Mattox argues, and I am in agreement, that much of Florida’s success can be attributed to the rise in high quality alternative educational methods and opportunities, which help students of all backgrounds and abilities. For example, digital education in Florida is ranked third in the nation and Florida Virtual School Students (46% are minority students) had a higher passing rate than the state average on 11 of 15 Advanced Placement tests.

A 2012 study by David Figlio of Northwestern University found that low-income students able to attend private school due to Florida’s Tax Credit Scholarship program have made significant learning gains where they had previously fared poorly in conventional public schools.  Lest anyone wonders whether the scholarship program picks and chooses the highest-performing low-income students, Figlio found that the program tends to attract “the weakest prior performers on standardized tests” and the correlation “is becoming stronger over time.”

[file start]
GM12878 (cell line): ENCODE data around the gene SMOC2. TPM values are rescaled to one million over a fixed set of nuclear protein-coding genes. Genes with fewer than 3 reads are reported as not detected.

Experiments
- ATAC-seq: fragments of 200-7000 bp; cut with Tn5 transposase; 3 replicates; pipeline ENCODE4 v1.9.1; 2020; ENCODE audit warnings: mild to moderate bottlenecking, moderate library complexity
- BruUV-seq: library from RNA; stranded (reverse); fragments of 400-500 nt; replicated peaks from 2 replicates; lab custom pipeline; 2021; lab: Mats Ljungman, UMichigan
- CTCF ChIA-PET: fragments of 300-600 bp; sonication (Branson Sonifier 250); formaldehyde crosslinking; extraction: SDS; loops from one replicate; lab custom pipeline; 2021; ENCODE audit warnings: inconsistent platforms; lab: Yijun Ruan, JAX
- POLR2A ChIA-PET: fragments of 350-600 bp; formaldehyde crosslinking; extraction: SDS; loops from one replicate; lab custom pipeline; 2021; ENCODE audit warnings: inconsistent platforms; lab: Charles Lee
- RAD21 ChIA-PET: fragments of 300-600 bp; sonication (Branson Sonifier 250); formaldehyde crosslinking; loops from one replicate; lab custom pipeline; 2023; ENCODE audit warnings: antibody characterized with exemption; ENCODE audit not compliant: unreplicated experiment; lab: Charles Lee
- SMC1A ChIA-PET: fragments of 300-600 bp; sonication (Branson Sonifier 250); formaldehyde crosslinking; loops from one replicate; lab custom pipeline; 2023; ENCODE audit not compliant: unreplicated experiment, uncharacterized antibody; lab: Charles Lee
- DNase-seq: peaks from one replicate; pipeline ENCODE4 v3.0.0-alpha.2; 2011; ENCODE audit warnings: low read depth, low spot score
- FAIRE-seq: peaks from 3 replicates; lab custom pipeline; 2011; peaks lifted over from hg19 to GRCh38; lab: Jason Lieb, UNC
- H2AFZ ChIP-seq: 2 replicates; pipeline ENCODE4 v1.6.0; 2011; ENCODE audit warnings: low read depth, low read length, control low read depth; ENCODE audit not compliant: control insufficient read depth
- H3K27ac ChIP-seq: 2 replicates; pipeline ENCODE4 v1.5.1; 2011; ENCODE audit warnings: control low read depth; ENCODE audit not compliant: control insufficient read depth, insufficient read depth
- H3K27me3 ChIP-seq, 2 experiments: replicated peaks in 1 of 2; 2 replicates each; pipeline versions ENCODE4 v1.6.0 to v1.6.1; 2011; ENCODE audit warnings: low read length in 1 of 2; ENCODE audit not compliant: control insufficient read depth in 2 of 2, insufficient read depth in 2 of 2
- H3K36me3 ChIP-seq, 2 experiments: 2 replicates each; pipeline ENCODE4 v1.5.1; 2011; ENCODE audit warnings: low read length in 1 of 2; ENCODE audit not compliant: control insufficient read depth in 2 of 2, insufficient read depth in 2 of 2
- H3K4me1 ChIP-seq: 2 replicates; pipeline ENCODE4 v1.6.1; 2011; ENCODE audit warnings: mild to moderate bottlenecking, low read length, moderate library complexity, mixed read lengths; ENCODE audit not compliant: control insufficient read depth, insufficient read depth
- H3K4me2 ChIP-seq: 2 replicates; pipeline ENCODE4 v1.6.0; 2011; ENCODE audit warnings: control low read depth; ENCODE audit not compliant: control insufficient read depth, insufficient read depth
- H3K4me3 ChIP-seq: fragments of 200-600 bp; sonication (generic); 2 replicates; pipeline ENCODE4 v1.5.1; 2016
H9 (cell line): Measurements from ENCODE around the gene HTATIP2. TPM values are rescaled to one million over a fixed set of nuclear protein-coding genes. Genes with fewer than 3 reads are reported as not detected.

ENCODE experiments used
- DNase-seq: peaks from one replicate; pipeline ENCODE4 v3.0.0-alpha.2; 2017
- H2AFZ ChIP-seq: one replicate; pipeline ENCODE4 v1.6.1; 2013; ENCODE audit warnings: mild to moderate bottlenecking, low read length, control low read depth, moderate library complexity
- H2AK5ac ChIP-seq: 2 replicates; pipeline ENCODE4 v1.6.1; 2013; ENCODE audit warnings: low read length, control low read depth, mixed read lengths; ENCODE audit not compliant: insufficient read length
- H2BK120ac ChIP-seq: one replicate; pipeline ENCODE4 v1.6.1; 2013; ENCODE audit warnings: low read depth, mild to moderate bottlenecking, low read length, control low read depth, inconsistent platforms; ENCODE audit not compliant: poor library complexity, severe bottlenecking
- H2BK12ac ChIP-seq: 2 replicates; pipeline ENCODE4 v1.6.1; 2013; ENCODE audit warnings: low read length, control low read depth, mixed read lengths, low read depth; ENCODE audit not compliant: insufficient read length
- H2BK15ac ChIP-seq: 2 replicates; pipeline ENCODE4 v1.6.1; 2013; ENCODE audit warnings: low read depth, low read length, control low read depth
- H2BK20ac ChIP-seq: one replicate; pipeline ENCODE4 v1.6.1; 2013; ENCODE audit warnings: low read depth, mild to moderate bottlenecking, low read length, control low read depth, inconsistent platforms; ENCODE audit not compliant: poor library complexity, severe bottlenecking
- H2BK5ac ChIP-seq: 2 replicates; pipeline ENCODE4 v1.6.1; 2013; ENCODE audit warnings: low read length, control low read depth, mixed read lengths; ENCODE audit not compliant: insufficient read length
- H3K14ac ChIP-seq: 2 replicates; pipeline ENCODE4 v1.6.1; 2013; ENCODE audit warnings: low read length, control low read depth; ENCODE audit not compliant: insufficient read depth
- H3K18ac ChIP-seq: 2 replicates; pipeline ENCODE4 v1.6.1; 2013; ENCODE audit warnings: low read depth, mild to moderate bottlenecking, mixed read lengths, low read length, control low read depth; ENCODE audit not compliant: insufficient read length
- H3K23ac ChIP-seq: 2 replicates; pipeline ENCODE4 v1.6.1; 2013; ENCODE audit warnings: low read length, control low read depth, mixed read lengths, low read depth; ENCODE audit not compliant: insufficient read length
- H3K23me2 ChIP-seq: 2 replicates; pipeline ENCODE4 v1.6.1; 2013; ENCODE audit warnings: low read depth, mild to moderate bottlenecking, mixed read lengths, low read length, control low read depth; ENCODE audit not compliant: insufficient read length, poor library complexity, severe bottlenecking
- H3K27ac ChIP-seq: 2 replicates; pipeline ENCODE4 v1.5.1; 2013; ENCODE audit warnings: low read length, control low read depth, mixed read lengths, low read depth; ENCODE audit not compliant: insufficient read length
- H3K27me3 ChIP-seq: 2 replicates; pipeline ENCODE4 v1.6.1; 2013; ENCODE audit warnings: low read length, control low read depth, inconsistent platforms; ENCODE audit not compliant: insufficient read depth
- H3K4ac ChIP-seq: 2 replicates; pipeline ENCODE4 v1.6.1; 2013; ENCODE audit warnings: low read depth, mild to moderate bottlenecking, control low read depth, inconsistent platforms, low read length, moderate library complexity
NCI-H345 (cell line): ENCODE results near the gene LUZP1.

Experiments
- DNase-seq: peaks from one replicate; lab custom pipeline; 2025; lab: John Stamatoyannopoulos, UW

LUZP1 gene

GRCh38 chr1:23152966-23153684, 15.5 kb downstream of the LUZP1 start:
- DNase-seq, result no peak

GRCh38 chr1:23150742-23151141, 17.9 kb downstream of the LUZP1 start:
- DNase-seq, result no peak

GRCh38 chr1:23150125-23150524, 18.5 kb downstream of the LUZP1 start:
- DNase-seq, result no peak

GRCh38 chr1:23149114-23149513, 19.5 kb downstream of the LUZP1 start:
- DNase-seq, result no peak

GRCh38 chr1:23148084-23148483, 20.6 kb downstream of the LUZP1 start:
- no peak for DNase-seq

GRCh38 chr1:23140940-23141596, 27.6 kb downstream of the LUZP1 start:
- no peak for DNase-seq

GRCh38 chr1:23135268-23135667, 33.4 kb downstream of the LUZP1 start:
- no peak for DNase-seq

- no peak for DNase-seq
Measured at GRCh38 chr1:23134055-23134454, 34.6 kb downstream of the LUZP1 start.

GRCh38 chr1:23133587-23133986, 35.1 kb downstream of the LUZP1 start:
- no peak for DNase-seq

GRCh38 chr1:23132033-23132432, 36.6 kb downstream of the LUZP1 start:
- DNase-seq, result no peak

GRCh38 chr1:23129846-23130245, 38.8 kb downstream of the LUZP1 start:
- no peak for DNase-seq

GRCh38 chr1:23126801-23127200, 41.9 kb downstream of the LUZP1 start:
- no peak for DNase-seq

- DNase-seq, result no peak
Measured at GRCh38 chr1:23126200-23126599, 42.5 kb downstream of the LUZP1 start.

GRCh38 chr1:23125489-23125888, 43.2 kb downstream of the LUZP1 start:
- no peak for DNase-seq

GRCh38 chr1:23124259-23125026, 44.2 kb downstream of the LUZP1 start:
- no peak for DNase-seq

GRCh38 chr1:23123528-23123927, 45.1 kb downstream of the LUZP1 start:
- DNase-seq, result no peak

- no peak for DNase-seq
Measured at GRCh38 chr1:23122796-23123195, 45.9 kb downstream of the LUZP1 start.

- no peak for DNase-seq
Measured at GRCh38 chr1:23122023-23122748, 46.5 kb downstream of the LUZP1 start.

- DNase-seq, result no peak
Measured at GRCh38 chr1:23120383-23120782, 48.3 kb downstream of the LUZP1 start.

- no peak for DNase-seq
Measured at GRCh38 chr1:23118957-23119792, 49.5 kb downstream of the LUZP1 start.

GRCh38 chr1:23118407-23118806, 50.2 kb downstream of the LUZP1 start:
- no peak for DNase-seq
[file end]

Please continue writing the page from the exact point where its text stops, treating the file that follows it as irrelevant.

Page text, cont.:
Special needs children have benefitted from the McKay scholarship program which allows them to attend private schools. These scholarships have contributed to Florida’s first place ranking in the country for combined math and reading gains among special needs students. Likewise, Florida charter schools have made greater annual learning gains (in 79 of 96 categories) than traditional public schools and have a higher percentage of students performing at or above grade level on standardized tests (in 50 of 54 categories). Charter schools have also done better than conventional schools have in closing the achievement gap between white and minority students (in 16 of 18 categories).

Students who remain at conventional public schools see indirect benefits from school choice as well. Economist Tim Sass found that traditional public schools in competition with charter schools saw bigger gains in students’ math scores than conventional schools that lacked charter school competition.

So, as Mattox says, a rising tide has been lifting all boats. Most encouraging is the fact that these positive changes have been led by bold policy reforms. While libertarians often throw up their hands when it comes to dealing with politicians and prefer to work outside of the system, education reform usually requires extensive compromise and coordination. Fortunately, many policy makers in Florida are open to school choice. There is certainly much more work to be done. Achieving high national rankings on standardized tests is a low bar and no state should settle there, but it’s a promising start. I for one, am greatly encouraged by the fact that students in my hometown today have many more and varied educational opportunities than I did just ten years ago.